WAN’s Balding exits as newspapers embrace digital future

So goodbye
then Timothy Balding, the venerable leader of the international press body WAN,
who leaves his industry advocate role after 25 years.

Based in Paris, the leader of the World
Association of Newspapers was a well-respected figure and admired ambassador
for newspapers, but in recent years his stance on the impact of digital upon
newspapers had placed him at odds with many commentators, myself included.

Balding was
well-known for his annual state of the nation address presented at WAN’s congresses,
where he would provide a snap shot on the business of newspapers from around
the world.

At the last count, WAN represents some 18,000 newspapers through national
newspaper associations, newspaper companies and individual newspaper executives
in 122 countries.

Balding’s
annual presentation served a vital role that no other organisation was capable
of but, for much of the last decade became most notable for what he failed to say.

Drawing on findings
from the association’s World Press Trends book, Balding painted the picture of a
burgeoning newspaper industry, with print being very much a growth media.

In the face
of sliding circulations, industry cut backs, job losses, restructures and crumbling
ad pages in North America and much of Europe, Balding continued to find the silver-lining.

Things came to a head in
the annus horribilis 2008, when newspapers were among the first against the
wall when the financial crash struck. Earlier that summer, Balding had explained
how the circulation for paid for print dailies was actually up 3% year on year,
while the total number of titles had increased a whopping 27%.

Meanwhile, for those worried
about people reading newspapers online, Balding assured, most of them (52%) were
still spending the same amount of time reading the printed version; while 35% reported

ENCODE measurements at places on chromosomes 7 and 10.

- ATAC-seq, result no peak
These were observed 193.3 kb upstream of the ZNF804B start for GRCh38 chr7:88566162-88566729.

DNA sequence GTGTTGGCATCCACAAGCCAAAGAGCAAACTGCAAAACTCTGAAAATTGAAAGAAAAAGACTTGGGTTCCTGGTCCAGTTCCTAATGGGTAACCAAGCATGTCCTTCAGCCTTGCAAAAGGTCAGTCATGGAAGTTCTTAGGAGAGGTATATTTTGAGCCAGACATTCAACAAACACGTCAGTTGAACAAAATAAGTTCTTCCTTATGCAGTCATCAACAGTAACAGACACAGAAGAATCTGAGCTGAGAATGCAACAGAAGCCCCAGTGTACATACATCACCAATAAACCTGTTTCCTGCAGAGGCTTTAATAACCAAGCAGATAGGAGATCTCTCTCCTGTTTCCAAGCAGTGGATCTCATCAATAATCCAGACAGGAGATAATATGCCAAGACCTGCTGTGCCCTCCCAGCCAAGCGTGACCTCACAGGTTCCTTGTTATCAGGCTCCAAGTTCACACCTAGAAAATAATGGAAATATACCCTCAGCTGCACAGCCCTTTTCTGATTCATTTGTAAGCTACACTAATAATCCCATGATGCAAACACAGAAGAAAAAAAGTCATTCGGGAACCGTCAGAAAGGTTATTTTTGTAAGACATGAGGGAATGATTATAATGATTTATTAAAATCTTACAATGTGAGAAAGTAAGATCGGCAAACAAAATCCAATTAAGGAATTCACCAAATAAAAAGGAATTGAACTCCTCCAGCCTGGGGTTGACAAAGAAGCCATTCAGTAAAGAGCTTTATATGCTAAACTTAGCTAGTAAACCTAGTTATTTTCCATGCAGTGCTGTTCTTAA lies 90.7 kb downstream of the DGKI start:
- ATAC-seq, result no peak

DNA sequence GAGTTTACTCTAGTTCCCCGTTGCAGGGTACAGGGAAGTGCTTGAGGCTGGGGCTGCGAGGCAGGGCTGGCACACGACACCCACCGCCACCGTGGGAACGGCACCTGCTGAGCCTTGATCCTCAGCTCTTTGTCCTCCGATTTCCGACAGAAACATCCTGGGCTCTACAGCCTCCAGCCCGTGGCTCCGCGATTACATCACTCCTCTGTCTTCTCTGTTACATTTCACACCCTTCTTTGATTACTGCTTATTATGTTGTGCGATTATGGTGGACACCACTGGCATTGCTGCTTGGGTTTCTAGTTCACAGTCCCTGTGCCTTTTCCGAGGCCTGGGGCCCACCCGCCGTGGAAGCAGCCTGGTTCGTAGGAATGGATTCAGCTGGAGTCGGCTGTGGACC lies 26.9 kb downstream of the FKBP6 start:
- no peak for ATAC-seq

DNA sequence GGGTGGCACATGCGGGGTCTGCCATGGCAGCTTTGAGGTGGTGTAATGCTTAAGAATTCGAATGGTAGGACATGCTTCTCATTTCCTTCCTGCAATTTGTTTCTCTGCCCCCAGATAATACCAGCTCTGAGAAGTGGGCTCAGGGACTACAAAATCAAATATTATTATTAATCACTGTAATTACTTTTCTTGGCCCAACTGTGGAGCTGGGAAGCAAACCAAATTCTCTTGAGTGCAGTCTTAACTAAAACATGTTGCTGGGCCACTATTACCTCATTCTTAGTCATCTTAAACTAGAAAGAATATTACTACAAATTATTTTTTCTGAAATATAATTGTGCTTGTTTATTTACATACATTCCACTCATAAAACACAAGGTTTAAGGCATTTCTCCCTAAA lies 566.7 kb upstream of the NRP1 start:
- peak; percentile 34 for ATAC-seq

the time they spend with either print or online newspapers had actually
increased.

Unfortunately, WAN’s stats
were a movable feast – with the goalposts literally changing each year as the
organisation found new markets to include in the survey. In 2002, the pages of World
Press Trends detailed information about newspapers in 69 countries. By 2008
this figure has risen to 232.

If the fortunes of those
original 69 countries had continued to be tracked in isolation, ad revenues and
circulations would not have appeared so buoyant.

The outlook was further
skewed by rising print circulations in the huge markets of China, India
and Latin America; meanwhile titles in the
West were being closed, merged or published less frequently at an unprecedented
pace.

As head of WAN, and
therefore industry ambassador, Balding was clearly in a difficult position.
Yes, we need industry advocates and flag bearers, but there is nothing to be
gained from ignoring irrefutable industry trends.

I have no wish to jump on
anyone’s grave, but the fact is WAN’s response to reporters who questioned the
stats was to remove their rights to press copies of the World Press Trends book.

Priced at around €500, this
decision effectively censured any coverage of the global stats altogether; a
dubious move for a press organisation designed to champion press freedom.

Balding’s
rose-tinted musings on the state of the current newspaper business were brought
to an abrupt and very symbolic halt when the WAN congress was cancelled twice
last year, after the host publishers were unable to carry the costs due to
severe revenue drops.

The markets
in question were not the mature markets of the UK,
US or Germany, but rather India and Lebanon.

When it was confirmed last year that WAN would merge with IFRA, the
Germany-based news publishing association, change was most definitely in the
air. Since the early 2000, IFRA has established itself as being a publishing
body that was taking the lead in all things digital.


This week, the newly formed organisation, now with more scope and greater reach than ever, plays host to the World Digital Publishing Conference, where the stated aim is for publishers to “hear, learn and discuss the facts you need to be aware of, facts you need to experiment with, and facts that help you do better better”.


A WAN-IFRA
spokesperson has today confirmed Balding left the organisation last Wednesday

(20 October), and added that his departure is likely to result in a restructure
at the newly formed global association.